The city continued to grow and by the 1930's the boundaries extended beyond Portsea Island to include the residential areas of Cosham, Drayton and Farlington. Portsmouth Airport was opened in 1932 in Hilsea, extending to the banks of Langstone Harbour, The intention being to offer facilities for flying boats. Airspeed Limited, the company founded by Nevil Shute Norway and Hessel Tiltman relocated to the new airport from York, to manufacture commercial aircraft on the site.

During the Second World War, Portsmouth suffered from extensive bombing which destroyed 10% of its housing. The Allied invasion of Normandy in 1944 was planned in nearby Southwick and many of the troops left from the city. The main British glider, the spearhead of the airborne invasion, was the Airspeed Horsa built by Shute's old company at the airport. The events of D-Day are commemorated in the Overlord Embroidery, which forms the centrepiece of the D-Day Museum on Clarence Esplanade.

Much has changed in Portsmouth in the post war period. Portsea Island is one of the most densely populated areas in Europe. Extensive redevelopment has taken place, both on and off the island. Council housing estates were built at Paulsgrove and Leigh Park. With the downsizing of the Royal Navy, the dockyard, for centuries the principal source of employment is now a shadow of its former self.

The city is now an important Continental Ferry Port with services to France and Spain. IBM and Zurich Insurance have moved their UK headquarters here.

Tourism has become a major source of revenue. The city boasts many excellent facilities with museums; a marina, sailing centres, swimming pools, golf courses and an athletics stadium. Portsmouth Football (Soccer) Club has just gained promotion to the Premiership. The club's Fratton Park Stadium site has been extensively redeveloped. The airport closed in the 1970's and the site is now an industrial estate and a retail park. Port Solent marina, estate and leisure complex was completed in the 1990's The latest feature is the Spinnaker Tower, still under construction at the new Gunwarf Quays shopping and entertainment centre by The Hard.

Many famous people have connections with Portsmouth. In the recent BBC poll of "Great Britons", two of the top ten (Nelson and Brunel) had a local association. There is a strong literary tradition. Charles Dickens was born in Old Commercial Road. The house is now a museum dedicated to his life and work. HG Wells worked in a drapers shop in Kings Road Southsea. Sir Arthur Conan Doyle practiced as a doctor in Elm Grove Southsea. Some of the early Sherlock Holmes stories were written here. Samuel Pepys and Rudyard Kipling both lived and worked in the city. The actor Peter Sellers and the former Prime Minister James (now Lord) Callaghan were both born in Portsmouth. In the 1970's an unknown Austrian body builder called Arnold Schwarzenegger used to work out in a gym in Albert Road Southsea.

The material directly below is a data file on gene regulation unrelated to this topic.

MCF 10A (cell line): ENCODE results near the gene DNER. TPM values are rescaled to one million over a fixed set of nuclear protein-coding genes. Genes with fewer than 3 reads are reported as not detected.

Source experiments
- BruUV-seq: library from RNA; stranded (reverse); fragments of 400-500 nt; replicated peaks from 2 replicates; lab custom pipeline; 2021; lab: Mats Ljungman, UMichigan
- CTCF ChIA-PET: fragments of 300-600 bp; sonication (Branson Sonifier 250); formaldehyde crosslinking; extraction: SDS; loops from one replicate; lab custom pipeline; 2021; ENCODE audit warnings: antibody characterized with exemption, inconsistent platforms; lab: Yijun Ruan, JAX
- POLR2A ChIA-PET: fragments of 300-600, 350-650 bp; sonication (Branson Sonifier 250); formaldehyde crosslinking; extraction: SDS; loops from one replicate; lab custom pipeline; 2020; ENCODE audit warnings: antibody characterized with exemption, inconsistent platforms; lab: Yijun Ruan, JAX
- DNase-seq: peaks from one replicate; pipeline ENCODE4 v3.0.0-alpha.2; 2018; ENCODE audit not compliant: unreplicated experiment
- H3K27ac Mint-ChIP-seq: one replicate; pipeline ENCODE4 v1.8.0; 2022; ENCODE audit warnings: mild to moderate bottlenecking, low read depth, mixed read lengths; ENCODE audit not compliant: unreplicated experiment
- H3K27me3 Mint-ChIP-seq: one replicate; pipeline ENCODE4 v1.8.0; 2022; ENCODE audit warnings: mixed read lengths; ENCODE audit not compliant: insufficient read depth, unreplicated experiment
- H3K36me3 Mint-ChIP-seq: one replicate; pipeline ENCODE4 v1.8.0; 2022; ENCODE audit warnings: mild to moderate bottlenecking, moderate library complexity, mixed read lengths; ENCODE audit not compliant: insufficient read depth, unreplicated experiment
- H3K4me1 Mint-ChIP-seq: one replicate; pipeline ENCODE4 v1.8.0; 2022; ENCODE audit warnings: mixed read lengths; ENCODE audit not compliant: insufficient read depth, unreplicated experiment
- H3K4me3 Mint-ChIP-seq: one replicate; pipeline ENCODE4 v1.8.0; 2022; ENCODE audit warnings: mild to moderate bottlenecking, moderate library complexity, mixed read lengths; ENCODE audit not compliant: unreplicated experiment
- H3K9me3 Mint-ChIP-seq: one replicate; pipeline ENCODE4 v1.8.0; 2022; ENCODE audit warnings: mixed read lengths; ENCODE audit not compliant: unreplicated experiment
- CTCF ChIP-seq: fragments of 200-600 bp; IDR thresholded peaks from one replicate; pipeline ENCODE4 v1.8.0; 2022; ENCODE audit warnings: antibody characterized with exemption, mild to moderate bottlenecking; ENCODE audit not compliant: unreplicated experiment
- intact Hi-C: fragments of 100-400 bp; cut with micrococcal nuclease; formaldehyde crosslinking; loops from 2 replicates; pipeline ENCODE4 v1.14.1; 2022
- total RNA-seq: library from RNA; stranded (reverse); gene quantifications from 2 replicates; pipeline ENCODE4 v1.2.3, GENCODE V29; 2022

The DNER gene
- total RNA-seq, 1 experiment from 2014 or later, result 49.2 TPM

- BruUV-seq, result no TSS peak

The area has always been at the forefront of technology and engineering. Isambard Kingdom Brunel was born here. Thomas Telford worked in the dockyard. The first "modern" battleship, HMS Dreadnaught, was launched here in 1906. The Airspeed Courier, the first British production aircraft with retractable undercarriage made its maiden flight from the airport in1933. Three years later and twenty miles away at Eastleigh, K5054, the prototype Supermarine Spitfire flew for the first time. In 1956 Christopher Cockerell invented the hovercraft on the Isle of Wight. The Southsea-Ryde crossing was the first commercial hovercraft service in the world. Since the retirement of the Channel hovercraft to France, it is now the only regular hovercraft service in Europe. Much of the Beagle 2 space probe currently on its way to Mars was built in Portsmouth.

Nevil Shute and Portsmouth

Nevil Shute Norway lived in the Portsmouth area from 1933 until his departure for Australia in 1950. Initially Shute, his wife Frances and baby Heather, lived for a short time in Craneswater Park Southsea before moving outside the city to a house called Landfall in the village of Bishops Waltham. In 1936 the Norway family, with the addition of second daughter Shirley, returned to Southsea to 14 Helena Road.

The Airspeed Company, Nevil Shute Norway had co founded was based at Portsmouth airport in Hilsea. Although the airport no longer exists, some of the Airspeed buildings survive on what is now an industrial estate. The City Council have named 4 roads in the area after the engineer (Norway Road), the author (Nevil Shute Road) and his work (Airspeed Road and Marazan Road).

With the outbreak of war in 1939, Shute moved his family to Hayling Island, first to the Old Mill in Langstone and then to Langstone Place. In 1940 Shute joined the Royal Navy Volunteer Reserve and evacuated his wife and daughters to Canada. Frances and the children returned to Hayling Island in 1941 and the family relocated to Pond Head House. Here they remained until embarking for Australia in 1950. Even after this date, many of the books continue to make references to the Portsmouth area. In total 17 of his 24 novels have some local connection.

Following his death in 1960, Shute's ashes were returned to England and scattered in the Solent.